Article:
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Killing civilians in Iraq and Syria

Trump administration has shifted from extermination to annihilation in its war against Islamic State

Edward Hunt | FPIF 

File photo. Iraqi soldiers pose with an Islamic State militant flag in Fallujah, Iraq after forces re-took the city center after two years of IS control
File photo. Iraqi soldiers pose with an Islamic State militant flag in Fallujah, Iraq after forces re-took the city center after two years of IS control

The ongoing effort of the United States to eradicate the by aggressively launching airstrikes against targets that include non-combatants is causing significant harm to in and

Estimates of from airstrikes range from the hundreds to the tens of thousands. Although the U.S. government says that it has killed 603 in airstrikes since the start of military operations in 2014, the monitoring group Airwars estimates that airstrikes have killed at least 4,500 civilians, including nearly 1,000 children.

Some of the strikes have been horrific. One attack in last March killed at least 100 and injured countless more. “Dozens of Iraqi civilians, some of them still alive and calling out for help, were buried for days under the rubble of their homes in western after American-led airstrikes flattened almost an entire city block,” The New York Times reported.

Officials in Washington deny any wrongdoing. They insist that they are taking every precaution to protect They also argue that they are not intentionally killing civilians, despite the fact that President promised during his presidential campaign to go after When it comes to terrorists, “you have to take out their families,” said.

argue that cannot be avoided. Lieutenant General Stephen Townsend, the commander of coalition forces, said during a press conference last March that result from the fog of war. “And this is why it’s not a war crime to accidentally kill civilians,” Townsend said, in a misinterpretation of the law.

Still, U.S. officials know that they are responsible for killing in and For over the past year, at least, they have been deliberately striking targets that they know will result in

Clear evidence emerged in January 2016 after U.S. forces bombed a site in a civilian area of that the (or IS) had been using to store money. “U.S. commanders had been willing to consider up to 50 from the airstrike due to the importance of the target,” CNN reported.

Around the same time, officials in the administration loosened restrictions designed to limit According to a report by USA Today, administration officials granted military officials permission to strike targets that came with higher probabilities of “Before the change,” USA Today reported, “there were some limited cases in which were allowed.” With the change, “there are several targeting areas in which the probability of 10 are permitted.”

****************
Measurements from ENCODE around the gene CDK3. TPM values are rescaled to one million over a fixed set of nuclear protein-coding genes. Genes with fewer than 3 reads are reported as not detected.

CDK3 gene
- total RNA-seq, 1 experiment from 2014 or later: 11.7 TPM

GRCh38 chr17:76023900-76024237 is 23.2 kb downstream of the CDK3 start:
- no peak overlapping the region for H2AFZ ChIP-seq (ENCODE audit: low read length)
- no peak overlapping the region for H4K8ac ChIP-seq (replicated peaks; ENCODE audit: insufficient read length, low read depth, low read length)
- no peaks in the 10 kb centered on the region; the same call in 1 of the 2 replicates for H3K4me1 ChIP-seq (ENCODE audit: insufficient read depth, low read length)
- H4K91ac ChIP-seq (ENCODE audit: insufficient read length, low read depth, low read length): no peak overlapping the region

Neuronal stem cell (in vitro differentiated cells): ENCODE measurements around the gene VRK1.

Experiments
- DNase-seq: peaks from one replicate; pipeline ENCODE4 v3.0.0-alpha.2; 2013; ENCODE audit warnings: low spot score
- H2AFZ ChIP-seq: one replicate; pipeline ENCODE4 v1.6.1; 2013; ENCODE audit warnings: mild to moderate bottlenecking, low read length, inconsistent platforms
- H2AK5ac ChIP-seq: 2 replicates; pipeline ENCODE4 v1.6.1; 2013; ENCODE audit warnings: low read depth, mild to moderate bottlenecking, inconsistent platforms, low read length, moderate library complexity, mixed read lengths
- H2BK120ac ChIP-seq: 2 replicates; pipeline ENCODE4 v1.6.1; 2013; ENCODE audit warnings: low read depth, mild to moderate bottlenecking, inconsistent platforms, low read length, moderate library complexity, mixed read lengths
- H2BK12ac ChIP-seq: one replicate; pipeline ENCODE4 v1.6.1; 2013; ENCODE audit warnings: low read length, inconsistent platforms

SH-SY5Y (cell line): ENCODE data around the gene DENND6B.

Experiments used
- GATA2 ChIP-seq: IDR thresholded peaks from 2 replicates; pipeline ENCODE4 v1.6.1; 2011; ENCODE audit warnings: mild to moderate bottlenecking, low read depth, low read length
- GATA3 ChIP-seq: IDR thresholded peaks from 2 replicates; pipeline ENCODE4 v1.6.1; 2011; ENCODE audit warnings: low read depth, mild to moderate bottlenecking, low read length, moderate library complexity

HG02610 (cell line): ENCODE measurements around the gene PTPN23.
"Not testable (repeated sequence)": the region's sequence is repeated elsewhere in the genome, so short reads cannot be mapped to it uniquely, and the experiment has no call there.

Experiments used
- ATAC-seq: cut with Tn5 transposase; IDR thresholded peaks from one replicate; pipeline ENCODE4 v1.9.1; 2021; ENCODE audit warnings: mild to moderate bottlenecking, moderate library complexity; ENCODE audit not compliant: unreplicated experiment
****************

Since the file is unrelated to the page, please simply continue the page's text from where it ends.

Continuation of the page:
For others, U.S. military forces were still dealing with too many restrictions. Upon entering office, President moved to implement a more aggressive military campaign. “We have not used the real abilities that we have,” said. “We’ve been restrained.” Expanding the administration’s program of exterminatory warfare, which by that point had already killed about 60,000 IS fighters, decided to implement what administration officials call “annihilation tactics.” According to Secretary of Defense James Mattis, “directed a tactical shift from shoving out of safe locations in an attrition fight to surrounding the enemy in their strongholds so we can annihilate

The administration’s tactical shift has had significant consequences for By surrounding targets to annihilate them, coalition forces have been killing far more in and It “appears that the number of has risen in recent months,” The Los Angeles Times reported in April. The New York Times agreed, reporting in May that the “number of killed in American-led airstrikes in and spiked this year.” Earlier this week, The Daily Beast provided additional confirmation, reporting that “all parties agree that casualty numbers are steeply up.”

Military officials recognize the consequences of their actions. “We’re not perfect,” Lieutenant General Jeffrey Harrigian, the commander of U.S. Air Forces Central Command, commented during a press briefing last May, when asked about from airstrikes. Commander Townsend has even suggested that are inevitable. Undoubtedly, “will get caught in the crossfire,” Townsend said earlier this month. “will get hurt. will get killed.”

Still, U.S. officials continue to insist that they are not to blame. They characterize as accidents or mistakes. In other words, they keep shifting the blame elsewhere, just as Townsend did when he once again blamed the fog of war. The entire situation is “sad and it’s an unavoidable part of war,” he said.

But are not unavoidable. They are not mistakes. For the past year, have been a direct result of U.S. policy. By embracing policies that allow for civilian casualties, officials in both the and administrations have permitted U.S. forces to kill Indeed, U.S. officials are ensuring through their actions and policies that in and will continue to die.
Edward Hunt writes about war and empire. He has a PhD in American Studies from the College of William & Mary.

First Published: Wed, July 26 2017. 08:49 IST